- expressly stated that the APA should not control immigration proceedings. Hearings on these proposals brought strong protests from some organizations, including the ABA, against the provision making the APA inapplicable to deportation proceedings. The sponsors of the immigration measures thereupon introduced new bills that omitted the targeted words. Indeed, Senator McCarran had specifically stated: “The Administrative Procedure Act is made applicable to the bill. The Administrative Procedure Act prevails now…. The bill provides for administrative procedures and makes the Administrative Procedure Act applicable insofar as the administration of the bill is concerned.” The key for the dissenters was that no language in the 1952 Immigration Act authorized deportation cases to be heard by hearing officers “who are the dependent subordinates of the immigration agency’s prosecutorial staff.” ...aware of this is shown by the Procedure Act, and we should not construe the Immigration Act on...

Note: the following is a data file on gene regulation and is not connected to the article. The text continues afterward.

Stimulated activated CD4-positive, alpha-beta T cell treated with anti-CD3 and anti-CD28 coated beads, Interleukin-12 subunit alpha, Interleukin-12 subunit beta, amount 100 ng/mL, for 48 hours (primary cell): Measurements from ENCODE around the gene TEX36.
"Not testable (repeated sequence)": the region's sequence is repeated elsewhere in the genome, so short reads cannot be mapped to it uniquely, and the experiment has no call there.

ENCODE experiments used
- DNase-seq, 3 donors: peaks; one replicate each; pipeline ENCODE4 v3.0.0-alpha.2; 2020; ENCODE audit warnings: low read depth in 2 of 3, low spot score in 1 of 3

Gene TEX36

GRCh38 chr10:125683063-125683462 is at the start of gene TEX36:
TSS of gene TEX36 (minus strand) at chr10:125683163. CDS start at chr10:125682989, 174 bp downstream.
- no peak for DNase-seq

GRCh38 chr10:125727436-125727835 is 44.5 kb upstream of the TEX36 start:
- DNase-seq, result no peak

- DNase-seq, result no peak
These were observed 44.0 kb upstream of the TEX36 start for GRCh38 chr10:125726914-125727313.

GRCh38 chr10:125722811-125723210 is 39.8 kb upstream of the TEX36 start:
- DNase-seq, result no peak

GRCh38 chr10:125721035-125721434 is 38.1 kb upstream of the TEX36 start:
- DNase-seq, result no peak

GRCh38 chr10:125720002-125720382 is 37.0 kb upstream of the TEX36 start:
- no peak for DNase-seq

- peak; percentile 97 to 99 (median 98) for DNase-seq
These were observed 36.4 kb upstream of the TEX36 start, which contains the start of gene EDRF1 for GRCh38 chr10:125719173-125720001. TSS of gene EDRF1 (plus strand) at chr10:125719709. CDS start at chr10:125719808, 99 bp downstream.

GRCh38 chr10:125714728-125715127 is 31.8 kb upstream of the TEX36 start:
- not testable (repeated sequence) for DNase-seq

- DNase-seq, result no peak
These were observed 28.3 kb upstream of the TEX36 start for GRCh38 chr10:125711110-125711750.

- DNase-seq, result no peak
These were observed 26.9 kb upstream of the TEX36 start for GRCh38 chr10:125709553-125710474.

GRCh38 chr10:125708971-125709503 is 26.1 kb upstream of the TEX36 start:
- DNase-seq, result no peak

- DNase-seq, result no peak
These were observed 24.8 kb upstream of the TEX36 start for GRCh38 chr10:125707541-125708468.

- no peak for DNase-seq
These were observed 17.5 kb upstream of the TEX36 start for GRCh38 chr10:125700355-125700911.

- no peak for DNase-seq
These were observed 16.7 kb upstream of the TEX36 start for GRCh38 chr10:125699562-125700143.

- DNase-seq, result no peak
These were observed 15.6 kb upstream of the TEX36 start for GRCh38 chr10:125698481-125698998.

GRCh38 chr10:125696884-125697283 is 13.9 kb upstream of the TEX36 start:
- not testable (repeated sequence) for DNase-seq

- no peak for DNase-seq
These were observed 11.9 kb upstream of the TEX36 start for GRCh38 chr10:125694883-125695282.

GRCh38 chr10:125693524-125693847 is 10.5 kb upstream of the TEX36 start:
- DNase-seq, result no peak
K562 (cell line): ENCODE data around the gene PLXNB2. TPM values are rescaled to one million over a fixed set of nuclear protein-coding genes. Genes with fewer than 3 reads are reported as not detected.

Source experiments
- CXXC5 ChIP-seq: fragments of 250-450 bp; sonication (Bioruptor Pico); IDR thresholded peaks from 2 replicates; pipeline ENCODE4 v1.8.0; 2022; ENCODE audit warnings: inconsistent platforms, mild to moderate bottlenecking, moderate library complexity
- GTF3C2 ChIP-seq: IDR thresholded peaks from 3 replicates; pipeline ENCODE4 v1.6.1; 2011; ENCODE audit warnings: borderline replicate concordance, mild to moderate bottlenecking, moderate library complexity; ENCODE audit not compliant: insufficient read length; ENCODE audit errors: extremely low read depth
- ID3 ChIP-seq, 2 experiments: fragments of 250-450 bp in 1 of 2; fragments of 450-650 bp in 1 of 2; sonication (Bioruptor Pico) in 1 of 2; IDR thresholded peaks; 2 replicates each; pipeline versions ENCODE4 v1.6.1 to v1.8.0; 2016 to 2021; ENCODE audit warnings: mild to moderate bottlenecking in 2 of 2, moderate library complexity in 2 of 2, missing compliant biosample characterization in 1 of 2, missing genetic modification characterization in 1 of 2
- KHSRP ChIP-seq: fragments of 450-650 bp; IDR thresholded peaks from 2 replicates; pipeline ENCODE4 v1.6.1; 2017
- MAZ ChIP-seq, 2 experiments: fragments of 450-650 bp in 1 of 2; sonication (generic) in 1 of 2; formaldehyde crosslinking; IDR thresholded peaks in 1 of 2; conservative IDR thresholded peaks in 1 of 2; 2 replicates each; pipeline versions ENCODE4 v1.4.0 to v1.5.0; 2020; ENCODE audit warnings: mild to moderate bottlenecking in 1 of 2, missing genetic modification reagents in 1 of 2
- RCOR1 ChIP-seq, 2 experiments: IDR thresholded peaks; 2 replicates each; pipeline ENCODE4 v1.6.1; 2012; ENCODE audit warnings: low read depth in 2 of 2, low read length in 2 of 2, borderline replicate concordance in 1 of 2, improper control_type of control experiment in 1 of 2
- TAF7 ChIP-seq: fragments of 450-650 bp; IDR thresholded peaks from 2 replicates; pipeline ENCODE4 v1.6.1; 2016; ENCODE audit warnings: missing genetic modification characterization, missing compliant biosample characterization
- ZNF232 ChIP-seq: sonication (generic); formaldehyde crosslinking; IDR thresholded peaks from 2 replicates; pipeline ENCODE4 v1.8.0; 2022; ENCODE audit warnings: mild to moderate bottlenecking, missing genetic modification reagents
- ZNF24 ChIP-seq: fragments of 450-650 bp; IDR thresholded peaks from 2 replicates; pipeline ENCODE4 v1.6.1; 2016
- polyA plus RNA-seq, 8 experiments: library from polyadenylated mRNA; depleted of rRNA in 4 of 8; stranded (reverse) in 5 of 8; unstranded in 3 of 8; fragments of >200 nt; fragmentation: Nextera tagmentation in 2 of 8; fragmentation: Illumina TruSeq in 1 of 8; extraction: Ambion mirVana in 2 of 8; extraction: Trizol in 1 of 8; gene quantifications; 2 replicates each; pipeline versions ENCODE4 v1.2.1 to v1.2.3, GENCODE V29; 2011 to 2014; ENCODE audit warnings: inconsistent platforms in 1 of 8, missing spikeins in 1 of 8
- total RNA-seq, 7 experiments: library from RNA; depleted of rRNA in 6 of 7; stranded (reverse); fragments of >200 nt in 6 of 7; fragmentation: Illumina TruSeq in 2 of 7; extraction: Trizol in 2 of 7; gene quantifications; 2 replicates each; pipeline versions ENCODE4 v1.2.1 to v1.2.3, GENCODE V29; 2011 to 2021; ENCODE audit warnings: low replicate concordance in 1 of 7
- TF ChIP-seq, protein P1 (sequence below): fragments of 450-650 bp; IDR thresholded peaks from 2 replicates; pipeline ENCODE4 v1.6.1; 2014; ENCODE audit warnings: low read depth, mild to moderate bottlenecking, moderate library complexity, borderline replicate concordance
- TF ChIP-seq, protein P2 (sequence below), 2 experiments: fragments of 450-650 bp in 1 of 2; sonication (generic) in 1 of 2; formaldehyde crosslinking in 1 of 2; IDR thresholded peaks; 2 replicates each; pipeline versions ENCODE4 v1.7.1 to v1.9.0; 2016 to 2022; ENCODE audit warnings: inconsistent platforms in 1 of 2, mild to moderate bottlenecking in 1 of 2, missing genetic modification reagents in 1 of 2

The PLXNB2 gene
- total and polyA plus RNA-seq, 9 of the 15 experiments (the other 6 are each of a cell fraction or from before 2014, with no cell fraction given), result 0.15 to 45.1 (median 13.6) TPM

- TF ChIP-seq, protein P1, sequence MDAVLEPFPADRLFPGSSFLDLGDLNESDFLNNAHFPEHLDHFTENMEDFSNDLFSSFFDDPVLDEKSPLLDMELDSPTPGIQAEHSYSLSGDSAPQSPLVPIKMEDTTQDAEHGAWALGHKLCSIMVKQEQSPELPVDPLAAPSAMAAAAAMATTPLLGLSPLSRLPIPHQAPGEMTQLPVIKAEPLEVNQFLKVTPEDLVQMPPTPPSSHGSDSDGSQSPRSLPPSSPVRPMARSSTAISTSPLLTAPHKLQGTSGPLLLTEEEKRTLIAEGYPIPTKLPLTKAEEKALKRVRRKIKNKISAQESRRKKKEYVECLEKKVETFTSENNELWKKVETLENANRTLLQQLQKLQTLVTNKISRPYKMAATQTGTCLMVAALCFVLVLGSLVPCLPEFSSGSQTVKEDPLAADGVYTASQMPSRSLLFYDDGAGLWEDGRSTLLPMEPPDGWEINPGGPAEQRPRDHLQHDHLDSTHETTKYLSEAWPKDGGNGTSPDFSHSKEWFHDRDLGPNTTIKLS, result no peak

- Marcello was arrested on December 30, 1952 pursuant to an immigration warrant, but was soon released on bail. The charge was a violation of Section 241(a)(11) of the Immigration and Nationality Act of 1952 (INA), which mandated deportation for drug offenses. The proceedings were based on Marcello’s 1938 marijuana convictions. He had a full hearing before a special inquiry officer, a senior officer of the Immigration and Naturalization Service (INS), who found him to be deportable on February 20, 1953. Marcello was advised of his right to apply for the discretionary relief of suspension of deportation, then available to non-citizens with criminal records like Marcello’s if they could prove that they had been present for more than ten years since the criminal act, that they exhibited good moral character during the most recent ten years, and that deportation would cause exceptional and extremely unusual hardship. ...Immigration Appeals affirmed the order, rejecting several legal claims...